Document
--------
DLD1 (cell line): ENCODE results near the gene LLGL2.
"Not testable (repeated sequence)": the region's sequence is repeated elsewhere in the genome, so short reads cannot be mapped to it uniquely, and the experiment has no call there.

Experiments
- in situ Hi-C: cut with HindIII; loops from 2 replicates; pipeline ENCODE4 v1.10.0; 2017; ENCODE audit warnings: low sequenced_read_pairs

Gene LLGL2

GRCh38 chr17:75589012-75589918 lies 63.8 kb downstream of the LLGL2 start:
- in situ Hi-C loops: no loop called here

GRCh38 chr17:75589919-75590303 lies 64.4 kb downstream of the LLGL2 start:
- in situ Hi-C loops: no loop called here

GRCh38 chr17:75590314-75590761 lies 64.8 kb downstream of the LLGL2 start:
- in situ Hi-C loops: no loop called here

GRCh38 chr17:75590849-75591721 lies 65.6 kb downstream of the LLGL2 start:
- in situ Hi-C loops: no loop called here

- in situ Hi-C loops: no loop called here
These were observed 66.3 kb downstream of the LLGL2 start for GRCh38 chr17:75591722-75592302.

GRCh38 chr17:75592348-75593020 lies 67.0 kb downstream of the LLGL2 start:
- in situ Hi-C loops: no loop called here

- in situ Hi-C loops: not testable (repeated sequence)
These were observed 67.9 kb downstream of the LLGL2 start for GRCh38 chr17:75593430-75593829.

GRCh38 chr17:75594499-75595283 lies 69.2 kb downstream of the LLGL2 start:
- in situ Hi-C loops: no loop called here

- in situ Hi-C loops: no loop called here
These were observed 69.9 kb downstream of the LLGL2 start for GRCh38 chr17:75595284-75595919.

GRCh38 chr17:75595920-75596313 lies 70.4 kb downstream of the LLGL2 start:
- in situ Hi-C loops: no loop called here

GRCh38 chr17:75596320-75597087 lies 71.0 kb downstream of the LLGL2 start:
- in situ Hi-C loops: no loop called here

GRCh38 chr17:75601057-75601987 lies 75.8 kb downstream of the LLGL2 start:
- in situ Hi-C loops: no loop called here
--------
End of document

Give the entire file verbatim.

DLD1 (cell line): ENCODE results near the gene LLGL2.
"Not testable (repeated sequence)": the region's sequence is repeated elsewhere in the genome, so short reads cannot be mapped to it uniquely, and the experiment has no call there.

Experiments
- in situ Hi-C: cut with HindIII; loops from 2 replicates; pipeline ENCODE4 v1.10.0; 2017; ENCODE audit warnings: low sequenced_read_pairs

Gene LLGL2

GRCh38 chr17:75589012-75589918 lies 63.8 kb downstream of the LLGL2 start:
- in situ Hi-C loops: no loop called here

GRCh38 chr17:75589919-75590303 lies 64.4 kb downstream of the LLGL2 start:
- in situ Hi-C loops: no loop called here

GRCh38 chr17:75590314-75590761 lies 64.8 kb downstream of the LLGL2 start:
- in situ Hi-C loops: no loop called here

GRCh38 chr17:75590849-75591721 lies 65.6 kb downstream of the LLGL2 start:
- in situ Hi-C loops: no loop called here

- in situ Hi-C loops: no loop called here
These were observed 66.3 kb downstream of the LLGL2 start for GRCh38 chr17:75591722-75592302.

GRCh38 chr17:75592348-75593020 lies 67.0 kb downstream of the LLGL2 start:
- in situ Hi-C loops: no loop called here

- in situ Hi-C loops: not testable (repeated sequence)
These were observed 67.9 kb downstream of the LLGL2 start for GRCh38 chr17:75593430-75593829.

GRCh38 chr17:75594499-75595283 lies 69.2 kb downstream of the LLGL2 start:
- in situ Hi-C loops: no loop called here

- in situ Hi-C loops: no loop called here
These were observed 69.9 kb downstream of the LLGL2 start for GRCh38 chr17:75595284-75595919.

GRCh38 chr17:75595920-75596313 lies 70.4 kb downstream of the LLGL2 start:
- in situ Hi-C loops: no loop called here

GRCh38 chr17:75596320-75597087 lies 71.0 kb downstream of the LLGL2 start:
- in situ Hi-C loops: no loop called here

GRCh38 chr17:75601057-75601987 lies 75.8 kb downstream of the LLGL2 start:
- in situ Hi-C loops: no loop called here